Obesity is a dangerous condition which may cause numerous health problems. A study claims that race and gender appears to play no significant role in obesity and the consequent risk of stroke.
The study examined the ARIC Study database in which participants’ BMI, waist circumference and waist-to-hip ratio was gauged at the study’s commencement. Around 13,549 middle-aged black and white men and women in about four U.S. communities were tracked from 1987 till 2005. In the beginning of the study, none of the volunteers had cancer or any cardiovascular disease.
Hiroshi Yatsuya, M.D., Ph.D., study lead author and visiting associate professor at the University of Minnesota in Minneapolis, commented, “It has not been clear whether overweight and obesity are risk factors for stroke, especially among blacks. There are also questions about which measure of excess weight (body mass index [BMI], waist circumference or waist-to-hip ratio) is most closely associated with disease risk.”
During the follow-up duration of around 19 years, roughly 598 ischemic strokes took place. The study authors computed a frequency tempo, the amount of new cases for each 1,000 people per year, as per groups on behalf of diverse levels of obesity, via every obesity measure.
They discovered that occurrence rates seemed to vary considerably between whites and blacks. For instance, the stroke rate appears to be the in lowest BMI category was 1.2 per 1,000 person-years for white women and around 4.3 per 1,000 person-years for black women. The tempo in the maximum BMI category seemed to be 2.2 for white women and 8.0 for black men.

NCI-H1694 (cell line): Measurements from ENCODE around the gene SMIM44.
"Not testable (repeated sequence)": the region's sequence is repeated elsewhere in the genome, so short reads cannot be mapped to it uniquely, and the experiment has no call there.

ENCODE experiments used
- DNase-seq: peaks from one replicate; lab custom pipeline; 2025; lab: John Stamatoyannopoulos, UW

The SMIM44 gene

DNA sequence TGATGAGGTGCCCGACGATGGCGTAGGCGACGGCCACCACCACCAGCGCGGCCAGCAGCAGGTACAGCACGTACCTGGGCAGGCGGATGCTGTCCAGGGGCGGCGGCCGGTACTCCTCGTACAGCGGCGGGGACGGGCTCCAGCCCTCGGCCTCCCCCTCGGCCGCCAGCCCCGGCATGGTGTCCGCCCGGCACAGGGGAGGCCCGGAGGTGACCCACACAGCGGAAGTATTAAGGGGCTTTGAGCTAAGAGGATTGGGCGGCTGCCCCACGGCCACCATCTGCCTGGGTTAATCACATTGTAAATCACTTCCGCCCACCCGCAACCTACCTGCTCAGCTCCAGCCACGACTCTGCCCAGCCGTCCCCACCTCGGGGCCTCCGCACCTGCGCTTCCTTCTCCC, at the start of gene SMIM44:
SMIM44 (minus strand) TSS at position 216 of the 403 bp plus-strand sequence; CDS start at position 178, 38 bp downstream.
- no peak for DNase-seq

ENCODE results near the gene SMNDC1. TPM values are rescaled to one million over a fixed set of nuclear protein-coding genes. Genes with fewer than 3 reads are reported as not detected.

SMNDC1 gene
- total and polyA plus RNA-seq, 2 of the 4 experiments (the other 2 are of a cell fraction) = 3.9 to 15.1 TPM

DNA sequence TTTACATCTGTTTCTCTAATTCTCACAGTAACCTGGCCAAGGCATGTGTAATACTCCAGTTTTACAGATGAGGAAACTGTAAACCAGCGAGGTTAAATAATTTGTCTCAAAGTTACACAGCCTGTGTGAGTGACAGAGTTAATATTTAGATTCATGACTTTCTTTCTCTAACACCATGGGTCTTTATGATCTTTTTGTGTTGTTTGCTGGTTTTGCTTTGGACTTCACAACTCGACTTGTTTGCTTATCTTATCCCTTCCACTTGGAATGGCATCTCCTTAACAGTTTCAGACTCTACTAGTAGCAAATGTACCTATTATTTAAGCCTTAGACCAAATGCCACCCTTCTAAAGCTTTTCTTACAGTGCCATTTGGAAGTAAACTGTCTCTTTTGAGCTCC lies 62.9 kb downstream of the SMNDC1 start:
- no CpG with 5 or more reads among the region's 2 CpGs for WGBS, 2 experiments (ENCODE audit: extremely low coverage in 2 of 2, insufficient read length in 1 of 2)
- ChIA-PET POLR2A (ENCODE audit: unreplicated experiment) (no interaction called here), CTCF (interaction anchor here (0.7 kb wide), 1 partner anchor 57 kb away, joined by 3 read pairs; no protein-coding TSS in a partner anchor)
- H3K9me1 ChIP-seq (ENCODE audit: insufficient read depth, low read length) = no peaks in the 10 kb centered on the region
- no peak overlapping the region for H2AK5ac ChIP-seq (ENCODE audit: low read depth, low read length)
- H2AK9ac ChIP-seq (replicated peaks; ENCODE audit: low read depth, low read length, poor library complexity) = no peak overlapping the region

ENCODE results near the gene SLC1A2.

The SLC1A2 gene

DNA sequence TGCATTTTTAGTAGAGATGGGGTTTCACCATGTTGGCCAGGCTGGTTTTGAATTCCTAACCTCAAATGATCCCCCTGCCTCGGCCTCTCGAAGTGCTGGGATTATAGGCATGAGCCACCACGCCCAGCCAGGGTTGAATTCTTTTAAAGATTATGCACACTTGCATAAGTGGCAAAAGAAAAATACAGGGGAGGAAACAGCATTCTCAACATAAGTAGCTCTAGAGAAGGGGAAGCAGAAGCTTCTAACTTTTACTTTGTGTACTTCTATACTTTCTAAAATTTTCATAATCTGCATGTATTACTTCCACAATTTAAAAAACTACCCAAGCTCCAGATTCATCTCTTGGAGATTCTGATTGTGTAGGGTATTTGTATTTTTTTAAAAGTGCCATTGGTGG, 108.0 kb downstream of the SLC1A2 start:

Yatsuya mentioned, “Black women had about three times higher incidence of stroke than white women in the lowest as well as in the highest BMI categories. But the correlation between increasing stroke incidence and increasing degree of obesity was apparent in both races and genders.”
People in the maximum BMI group apparently had about 1.43 to 2.12 times elevated danger of stroke, irrespective of race and gender, as opposed to the lowest BMI category. When waist circumference was utilized as a measure of obesity as an alternative to BMI, those threat ratios appeared to vary from 1.65 to 3.19; and 1.69 to 2.55 when waist-to-hip ratio was used. Therefore, for any obesity measure, people in the maximum group had approximately two times more elevated danger of stroke against the lowest category in every race-sex group.
Yatsuya remarked, “Since individuals with higher degrees of obesity tended to have higher blood pressure levels or higher diabetes prevalence, we further examined the relationship between the degree of obesity and ischemic stroke incidence by statistically adjusting for difference in blood pressure of diabetes status attributed to the degree of obesity. That significantly weakened the associations, suggesting these major risk factors explain much of the obesity-stroke association.”
The study appears to re-emphasize the necessity to avert obesity in general. But, as per Yatsuya, clinical trials could be required to decide whether obesity prevention or control may in fact reduce stroke occurrence.
The study was published in Stroke: Journal of the American Heart Association.